• Physical violence or threats against other employees or acting in a way that causes physical harm to others
  • Participating in sexual harassment, discriminatory behavior, creating a hostile work environment

Develop employee handbook

A company’s termination policy should be established in writing before hiring any employee. Every company needs to have some ground rules laid out for employees, promoting a safe and healthy work environment. The handbook should also describe procedures which the company will follow before terminating an employee and list situations that constitute causes for immediate dismissals, such as threatening behavior.

Whenever the section in the employee handbook that communicates a company’s policies and expectations about job performance and workplace behavior is reviewed and updated, HR should make sure that everyone signs an acknowledgment form ensuring that they understand the changes. A copy should be provided to the employees and the original signed forms kept for personnel files. 

Companies should remember to be very vigilant in adhering to the right termination protocols in order to avoid costly and often lengthy lawsuits.

Keep records of all employee performance evaluations

HR teams in every company should open a file for all staff members where they keep a detailed record of each employee’s performance and disciplinary actions, including incompetency and behavior problems. Performance reviews help in keeping the files current and the employee informed about their situation in the company. HR teams should have employees sign their reviews and acknowledge that they read the information. This practice can also deter employees from filing an action if they know that the company keeps records of them being at fault.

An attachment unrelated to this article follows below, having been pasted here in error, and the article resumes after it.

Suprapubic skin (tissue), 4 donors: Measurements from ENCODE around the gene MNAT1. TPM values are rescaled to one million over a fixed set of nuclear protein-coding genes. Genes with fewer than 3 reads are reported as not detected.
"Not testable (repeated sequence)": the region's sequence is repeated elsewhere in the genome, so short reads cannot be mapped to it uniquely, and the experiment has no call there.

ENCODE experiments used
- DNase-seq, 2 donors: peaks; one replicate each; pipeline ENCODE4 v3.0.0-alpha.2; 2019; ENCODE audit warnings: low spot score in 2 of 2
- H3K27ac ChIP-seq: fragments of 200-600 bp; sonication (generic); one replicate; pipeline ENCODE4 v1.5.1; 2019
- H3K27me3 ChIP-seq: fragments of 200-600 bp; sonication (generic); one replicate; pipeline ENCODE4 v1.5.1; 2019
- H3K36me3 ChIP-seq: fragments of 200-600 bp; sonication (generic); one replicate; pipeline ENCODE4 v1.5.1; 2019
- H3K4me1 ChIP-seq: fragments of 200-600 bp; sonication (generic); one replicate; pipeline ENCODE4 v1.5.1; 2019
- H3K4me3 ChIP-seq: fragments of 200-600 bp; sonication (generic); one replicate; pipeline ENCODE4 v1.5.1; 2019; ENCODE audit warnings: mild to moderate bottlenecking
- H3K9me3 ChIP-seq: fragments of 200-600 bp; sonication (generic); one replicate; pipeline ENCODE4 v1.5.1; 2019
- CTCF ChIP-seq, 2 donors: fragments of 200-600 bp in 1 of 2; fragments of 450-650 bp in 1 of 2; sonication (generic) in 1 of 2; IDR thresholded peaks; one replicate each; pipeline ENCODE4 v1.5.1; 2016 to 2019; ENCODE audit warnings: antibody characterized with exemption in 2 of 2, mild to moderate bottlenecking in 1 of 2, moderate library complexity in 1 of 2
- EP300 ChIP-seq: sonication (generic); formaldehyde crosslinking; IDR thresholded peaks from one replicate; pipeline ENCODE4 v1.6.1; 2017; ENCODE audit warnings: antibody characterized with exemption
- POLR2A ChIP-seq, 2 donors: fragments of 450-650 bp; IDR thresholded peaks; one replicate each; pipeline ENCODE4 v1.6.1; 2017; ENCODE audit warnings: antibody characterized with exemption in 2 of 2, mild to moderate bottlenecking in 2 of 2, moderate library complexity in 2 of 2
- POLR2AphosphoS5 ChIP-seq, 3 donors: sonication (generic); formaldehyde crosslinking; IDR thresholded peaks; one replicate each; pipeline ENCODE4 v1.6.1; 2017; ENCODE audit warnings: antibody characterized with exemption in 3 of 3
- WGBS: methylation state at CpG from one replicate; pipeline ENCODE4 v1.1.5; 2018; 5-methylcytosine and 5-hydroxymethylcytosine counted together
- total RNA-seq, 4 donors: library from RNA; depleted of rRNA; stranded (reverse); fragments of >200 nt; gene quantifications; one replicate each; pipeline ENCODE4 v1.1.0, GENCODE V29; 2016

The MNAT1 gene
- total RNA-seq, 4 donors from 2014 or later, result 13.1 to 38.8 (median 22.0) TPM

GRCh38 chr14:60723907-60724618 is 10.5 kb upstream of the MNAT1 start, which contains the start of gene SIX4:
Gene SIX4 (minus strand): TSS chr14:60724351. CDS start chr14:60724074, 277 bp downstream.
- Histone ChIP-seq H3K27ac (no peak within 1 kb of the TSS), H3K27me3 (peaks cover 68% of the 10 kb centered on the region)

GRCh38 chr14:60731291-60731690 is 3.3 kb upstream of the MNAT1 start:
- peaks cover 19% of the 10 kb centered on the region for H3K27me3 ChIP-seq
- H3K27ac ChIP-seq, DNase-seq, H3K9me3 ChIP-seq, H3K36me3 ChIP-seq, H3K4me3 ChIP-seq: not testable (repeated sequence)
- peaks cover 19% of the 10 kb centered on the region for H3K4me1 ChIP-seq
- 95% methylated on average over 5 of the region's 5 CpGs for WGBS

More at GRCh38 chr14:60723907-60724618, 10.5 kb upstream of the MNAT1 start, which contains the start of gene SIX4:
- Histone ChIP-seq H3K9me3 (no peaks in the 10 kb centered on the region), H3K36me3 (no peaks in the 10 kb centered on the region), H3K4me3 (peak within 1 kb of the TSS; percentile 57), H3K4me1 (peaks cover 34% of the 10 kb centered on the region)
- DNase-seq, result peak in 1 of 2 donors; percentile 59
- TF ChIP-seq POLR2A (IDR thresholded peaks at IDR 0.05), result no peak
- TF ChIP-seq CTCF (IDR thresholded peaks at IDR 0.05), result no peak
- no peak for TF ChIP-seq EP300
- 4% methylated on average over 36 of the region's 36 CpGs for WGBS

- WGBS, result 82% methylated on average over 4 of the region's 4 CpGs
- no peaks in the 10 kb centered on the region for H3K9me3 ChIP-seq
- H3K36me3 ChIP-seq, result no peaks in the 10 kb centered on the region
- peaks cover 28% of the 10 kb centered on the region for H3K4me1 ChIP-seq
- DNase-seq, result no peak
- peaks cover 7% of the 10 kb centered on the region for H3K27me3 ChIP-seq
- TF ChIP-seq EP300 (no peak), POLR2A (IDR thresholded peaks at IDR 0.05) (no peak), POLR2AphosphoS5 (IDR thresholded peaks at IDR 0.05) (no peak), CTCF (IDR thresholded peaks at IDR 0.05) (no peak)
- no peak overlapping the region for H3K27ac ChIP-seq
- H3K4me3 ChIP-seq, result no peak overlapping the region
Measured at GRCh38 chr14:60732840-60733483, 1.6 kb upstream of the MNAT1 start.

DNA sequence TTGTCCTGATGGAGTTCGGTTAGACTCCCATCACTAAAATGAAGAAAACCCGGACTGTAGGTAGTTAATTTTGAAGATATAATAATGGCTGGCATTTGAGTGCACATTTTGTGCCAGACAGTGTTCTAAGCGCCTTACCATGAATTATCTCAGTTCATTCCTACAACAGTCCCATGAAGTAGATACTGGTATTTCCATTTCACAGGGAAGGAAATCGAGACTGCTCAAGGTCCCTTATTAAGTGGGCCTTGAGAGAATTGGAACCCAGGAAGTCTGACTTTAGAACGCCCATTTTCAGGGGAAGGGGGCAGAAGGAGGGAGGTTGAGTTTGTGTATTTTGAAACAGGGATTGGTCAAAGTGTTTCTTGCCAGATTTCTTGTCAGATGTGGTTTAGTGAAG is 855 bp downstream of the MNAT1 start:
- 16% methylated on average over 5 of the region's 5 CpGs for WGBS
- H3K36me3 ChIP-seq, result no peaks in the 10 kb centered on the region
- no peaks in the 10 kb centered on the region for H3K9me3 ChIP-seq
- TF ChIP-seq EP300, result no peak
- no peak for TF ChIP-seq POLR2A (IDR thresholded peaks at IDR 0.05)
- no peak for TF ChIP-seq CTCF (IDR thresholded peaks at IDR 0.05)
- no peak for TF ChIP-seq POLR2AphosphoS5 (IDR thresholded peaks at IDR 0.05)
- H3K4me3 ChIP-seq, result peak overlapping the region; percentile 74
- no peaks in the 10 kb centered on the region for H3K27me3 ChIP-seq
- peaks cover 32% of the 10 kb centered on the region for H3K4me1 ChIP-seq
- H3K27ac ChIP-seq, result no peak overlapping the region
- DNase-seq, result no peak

Employees should be evaluated regularly. It is a beneficial practice for both employers and employees of many complex organizations. Not only does it keep the staff in check, but it also motivates employees and gives them a structured roadmap of how to succeed within a company and for the company’s benefit. Even though the evaluation is a routine follow-up on an employee’s progress, measures should be taken to preserve records that may need to be presented in court in case of an employee’s retaliation for his/her termination.  

At the time of evaluation:

  • Communicate the company’s expectations and the employee’s goals at the beginning of every appraisal period, identifying areas that need improvement. Familiarize the employee with company policies about reprimands and disciplinary actions. Do not forget to recognize when an employee’s performance is up to or even exceeds the business’ standards.
  • Create written records of warnings given to the employee, including verbal ones and those in writing. If possible, obtain the employee’s signature on every warning record and communication of consequences of continued low-performance patterns or behavioral issues. If the employee refuses to sign such documentation, make a note of it.